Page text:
‘I think we should pray a little each time we drink something,’ Ernesto Neto suggested to a columnist at The Telegraph in 2010. As Neto describes the significance of liquids within his work, he does give some insight into the imaginative process and effect of an installation by this Brazilian artist. In the same way that certain liquids have the ability to soften one’s inhibitions, Neto’s environments have the power to take adults back into a child-like state.
Today Ernesto Neto is one of the best-known Brazilian artists in the world; and yet, unlike so many contemporary artists, international art world domination has not always been the plan. Neto studied engineering at university and seriously considered a career in astrology before – on the suggestion of a girlfriend – popping into an adult art class and ‘realising his destiny’.
A piece by Ernesto Neto, by the way, is generally large and welcoming enough to sit in, walk on and jump through. It’s not made with any theoretical or intellectual dogma behind it, although neoconcretists Lygia Clark and Hélio Oiticica are cited as key influencers – it’s made for you, for everyone. Themes of universality constantly occur in his work. Pieces are often likened to organisms, membranes – the body turned inside out. Drooping cocoons filled with fragrant spices slump lower over time, colours fill the space and noises – inevitably of movement and joy – punctuate the slightly paradoxical feeling of being in a playground when in fact you’re in a gallery ‘white cube’.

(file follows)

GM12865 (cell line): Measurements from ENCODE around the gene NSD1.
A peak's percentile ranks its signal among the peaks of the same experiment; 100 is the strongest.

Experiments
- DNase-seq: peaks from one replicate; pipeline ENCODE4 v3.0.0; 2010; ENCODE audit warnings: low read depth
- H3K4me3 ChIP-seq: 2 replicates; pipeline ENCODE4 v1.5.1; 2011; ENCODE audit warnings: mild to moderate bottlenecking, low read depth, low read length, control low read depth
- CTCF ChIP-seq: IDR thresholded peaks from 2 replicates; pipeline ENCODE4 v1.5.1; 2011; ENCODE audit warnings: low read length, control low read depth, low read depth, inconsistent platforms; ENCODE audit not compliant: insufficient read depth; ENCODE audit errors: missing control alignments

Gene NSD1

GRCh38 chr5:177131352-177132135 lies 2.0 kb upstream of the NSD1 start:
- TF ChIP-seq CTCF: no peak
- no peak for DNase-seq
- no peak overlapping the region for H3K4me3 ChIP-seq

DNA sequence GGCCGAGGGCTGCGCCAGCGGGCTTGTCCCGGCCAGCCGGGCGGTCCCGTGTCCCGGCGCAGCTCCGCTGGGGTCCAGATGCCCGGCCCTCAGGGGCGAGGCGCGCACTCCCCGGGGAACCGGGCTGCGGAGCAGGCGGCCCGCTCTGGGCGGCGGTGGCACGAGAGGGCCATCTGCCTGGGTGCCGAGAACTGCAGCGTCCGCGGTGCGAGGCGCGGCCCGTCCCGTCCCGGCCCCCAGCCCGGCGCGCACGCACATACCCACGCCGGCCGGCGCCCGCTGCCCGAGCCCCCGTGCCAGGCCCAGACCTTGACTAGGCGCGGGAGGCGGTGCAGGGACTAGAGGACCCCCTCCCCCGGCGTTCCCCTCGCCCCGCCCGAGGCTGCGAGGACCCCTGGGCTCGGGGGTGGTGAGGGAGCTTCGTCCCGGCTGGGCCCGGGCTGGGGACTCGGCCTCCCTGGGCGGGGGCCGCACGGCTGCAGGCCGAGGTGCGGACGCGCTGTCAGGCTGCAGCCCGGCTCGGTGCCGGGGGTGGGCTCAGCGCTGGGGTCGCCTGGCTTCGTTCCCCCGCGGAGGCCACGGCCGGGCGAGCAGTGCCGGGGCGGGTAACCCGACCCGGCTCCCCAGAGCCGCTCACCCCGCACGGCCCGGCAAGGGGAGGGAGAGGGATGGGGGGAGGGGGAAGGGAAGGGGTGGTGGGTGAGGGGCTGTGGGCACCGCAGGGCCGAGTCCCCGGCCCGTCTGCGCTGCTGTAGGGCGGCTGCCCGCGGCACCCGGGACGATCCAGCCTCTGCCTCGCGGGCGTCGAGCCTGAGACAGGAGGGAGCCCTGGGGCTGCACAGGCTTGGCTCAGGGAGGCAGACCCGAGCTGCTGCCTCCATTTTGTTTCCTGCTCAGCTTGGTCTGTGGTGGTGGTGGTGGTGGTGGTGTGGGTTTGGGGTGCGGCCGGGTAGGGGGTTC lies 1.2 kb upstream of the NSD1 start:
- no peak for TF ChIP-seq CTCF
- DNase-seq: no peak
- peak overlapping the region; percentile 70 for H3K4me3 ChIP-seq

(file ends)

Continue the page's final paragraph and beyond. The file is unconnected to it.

For example, in 2010 visitors to the Hayward Gallery were led through a series of sensory installations and ultimately into a swimming pool on the gallery’s roof – the liquid theme also in evidence…
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